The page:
The mere thought of Adolf Hitler gaining control over his beloved adopted country was enough to send Jan de Vries off to war.
A veteran of the Second World War, de Vries spoke to Centennial College students at the Centre for Creative Communications for their annual Remembrance Day service. Serving with the First Canadian Parachute Battalion, de Vries landed in Normandy shortly before D-Day.
A dedicated member of the Royal Canadian Legion for the past 35 years, the highly decorated de Vries received the French Legion of Honour award in 2004.
“I was a Dutch immigrant who came [to Canada] when I was six years old,” de Vries explained. “I think that the most important thing that Canada can do is be prepared to protect itself.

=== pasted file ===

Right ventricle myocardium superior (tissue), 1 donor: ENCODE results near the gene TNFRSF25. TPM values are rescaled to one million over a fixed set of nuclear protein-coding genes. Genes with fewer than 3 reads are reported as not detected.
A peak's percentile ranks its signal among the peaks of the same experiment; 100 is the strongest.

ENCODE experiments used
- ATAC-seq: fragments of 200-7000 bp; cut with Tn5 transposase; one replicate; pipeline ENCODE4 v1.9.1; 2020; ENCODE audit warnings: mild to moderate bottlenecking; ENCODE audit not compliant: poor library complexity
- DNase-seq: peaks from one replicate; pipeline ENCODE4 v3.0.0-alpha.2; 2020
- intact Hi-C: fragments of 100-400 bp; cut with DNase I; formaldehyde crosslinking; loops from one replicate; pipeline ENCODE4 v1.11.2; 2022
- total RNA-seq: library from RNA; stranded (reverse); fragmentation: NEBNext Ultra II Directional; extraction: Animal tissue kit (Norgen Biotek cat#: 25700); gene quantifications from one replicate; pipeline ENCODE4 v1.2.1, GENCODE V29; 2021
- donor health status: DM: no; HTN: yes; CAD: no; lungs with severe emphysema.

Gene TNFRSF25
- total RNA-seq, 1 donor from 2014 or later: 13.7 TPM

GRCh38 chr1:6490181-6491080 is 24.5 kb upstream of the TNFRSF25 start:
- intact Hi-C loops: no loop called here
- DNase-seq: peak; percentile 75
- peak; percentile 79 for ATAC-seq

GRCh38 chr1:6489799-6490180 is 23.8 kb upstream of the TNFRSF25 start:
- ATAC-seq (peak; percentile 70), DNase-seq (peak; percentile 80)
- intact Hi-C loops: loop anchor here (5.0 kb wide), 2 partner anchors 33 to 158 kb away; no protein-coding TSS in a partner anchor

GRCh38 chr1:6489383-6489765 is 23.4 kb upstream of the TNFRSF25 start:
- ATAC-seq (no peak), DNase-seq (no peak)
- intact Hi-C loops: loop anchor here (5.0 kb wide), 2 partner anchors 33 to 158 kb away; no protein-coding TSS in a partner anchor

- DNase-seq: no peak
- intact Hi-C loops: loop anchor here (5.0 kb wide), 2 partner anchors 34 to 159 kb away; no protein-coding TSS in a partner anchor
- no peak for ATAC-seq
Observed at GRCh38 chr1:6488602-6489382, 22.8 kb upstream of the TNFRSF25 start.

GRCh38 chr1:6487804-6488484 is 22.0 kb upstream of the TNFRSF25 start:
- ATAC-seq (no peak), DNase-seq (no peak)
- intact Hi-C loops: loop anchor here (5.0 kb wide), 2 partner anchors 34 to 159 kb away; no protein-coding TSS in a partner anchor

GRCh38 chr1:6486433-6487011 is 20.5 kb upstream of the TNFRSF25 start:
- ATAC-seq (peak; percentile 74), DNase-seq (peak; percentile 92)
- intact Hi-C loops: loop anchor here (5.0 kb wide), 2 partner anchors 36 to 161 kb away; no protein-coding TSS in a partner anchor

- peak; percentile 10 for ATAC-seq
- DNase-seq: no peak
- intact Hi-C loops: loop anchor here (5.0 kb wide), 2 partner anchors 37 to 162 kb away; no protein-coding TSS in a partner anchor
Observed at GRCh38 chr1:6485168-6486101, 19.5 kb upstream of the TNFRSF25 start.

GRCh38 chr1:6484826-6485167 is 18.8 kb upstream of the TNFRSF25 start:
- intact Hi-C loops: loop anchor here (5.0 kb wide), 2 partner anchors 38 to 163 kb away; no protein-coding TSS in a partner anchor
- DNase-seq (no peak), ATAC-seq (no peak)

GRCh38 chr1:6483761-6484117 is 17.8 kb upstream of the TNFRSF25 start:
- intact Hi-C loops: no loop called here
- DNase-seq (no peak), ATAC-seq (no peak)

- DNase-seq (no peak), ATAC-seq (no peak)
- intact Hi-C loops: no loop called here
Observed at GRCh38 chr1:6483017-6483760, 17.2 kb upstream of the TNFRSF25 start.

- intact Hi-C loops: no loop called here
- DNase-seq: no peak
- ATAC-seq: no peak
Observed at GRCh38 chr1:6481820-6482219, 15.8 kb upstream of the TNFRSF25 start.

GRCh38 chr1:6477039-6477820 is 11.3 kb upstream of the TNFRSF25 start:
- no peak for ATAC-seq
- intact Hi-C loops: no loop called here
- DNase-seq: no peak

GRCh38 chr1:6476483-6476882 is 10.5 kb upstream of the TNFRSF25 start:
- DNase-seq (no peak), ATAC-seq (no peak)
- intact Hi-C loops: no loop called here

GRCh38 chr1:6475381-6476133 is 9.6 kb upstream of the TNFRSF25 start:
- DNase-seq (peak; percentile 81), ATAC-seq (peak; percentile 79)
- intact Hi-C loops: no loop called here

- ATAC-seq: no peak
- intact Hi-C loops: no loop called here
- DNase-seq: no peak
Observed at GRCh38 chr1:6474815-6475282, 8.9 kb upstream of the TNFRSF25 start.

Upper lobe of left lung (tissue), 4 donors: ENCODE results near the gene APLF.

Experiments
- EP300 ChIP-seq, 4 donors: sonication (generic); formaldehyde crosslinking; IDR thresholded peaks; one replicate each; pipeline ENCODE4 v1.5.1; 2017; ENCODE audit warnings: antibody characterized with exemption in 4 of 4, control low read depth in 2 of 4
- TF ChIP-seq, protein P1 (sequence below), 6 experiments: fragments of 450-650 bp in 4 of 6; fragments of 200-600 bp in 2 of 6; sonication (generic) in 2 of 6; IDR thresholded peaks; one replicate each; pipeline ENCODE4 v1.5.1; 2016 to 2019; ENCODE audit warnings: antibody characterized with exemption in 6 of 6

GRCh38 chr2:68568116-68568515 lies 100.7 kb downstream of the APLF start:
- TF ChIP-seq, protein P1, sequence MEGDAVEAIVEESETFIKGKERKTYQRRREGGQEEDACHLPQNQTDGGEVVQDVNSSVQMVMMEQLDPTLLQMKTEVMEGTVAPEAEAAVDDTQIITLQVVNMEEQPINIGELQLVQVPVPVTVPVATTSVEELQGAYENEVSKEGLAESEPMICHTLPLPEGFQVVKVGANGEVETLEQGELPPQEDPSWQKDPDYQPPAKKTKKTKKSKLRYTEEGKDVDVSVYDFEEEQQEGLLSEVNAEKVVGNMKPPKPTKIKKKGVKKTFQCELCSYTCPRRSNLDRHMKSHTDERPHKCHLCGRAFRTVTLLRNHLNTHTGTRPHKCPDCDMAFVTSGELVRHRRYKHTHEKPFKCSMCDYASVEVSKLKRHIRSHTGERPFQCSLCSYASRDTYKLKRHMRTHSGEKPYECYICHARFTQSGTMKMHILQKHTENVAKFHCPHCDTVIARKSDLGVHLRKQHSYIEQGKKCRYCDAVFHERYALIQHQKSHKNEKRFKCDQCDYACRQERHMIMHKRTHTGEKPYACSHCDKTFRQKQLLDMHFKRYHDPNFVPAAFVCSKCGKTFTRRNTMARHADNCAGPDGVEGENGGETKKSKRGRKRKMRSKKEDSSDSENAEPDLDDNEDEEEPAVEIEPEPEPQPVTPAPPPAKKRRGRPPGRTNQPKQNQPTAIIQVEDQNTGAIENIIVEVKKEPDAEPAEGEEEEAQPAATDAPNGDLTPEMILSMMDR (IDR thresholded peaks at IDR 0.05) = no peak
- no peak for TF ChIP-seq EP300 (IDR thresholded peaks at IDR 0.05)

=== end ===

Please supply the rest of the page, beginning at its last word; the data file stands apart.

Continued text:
“That’s why I joined up because we were hearing the stories about Hitler. I thought if we don’t stop this guy and he comes here than it will be one heck of a country.”
When speaking to younger generations, de Vries hopes the one message they take away from his war experience is the importance of preserving national pride.
“If the country is strong nobody will attack,” de Vries reiterated. “With the First and Second World War we had lots of time to prepare because we were so far away from the action. In the next war they will be right on top of us and it will be over in two weeks. I can’t say enough about being prepared.”
Love for one’s country can go a long way towards mustering courage to go into battle with little experience. It became the driving force behind de Vries’ actions, something he illustrates when talking to cadets or visiting military bases throughout the country.
“I meet these young fellows and they are the same as we were,” de Vries revealed.
Despite the generation gap, he still feels a connection to the nation’s youth.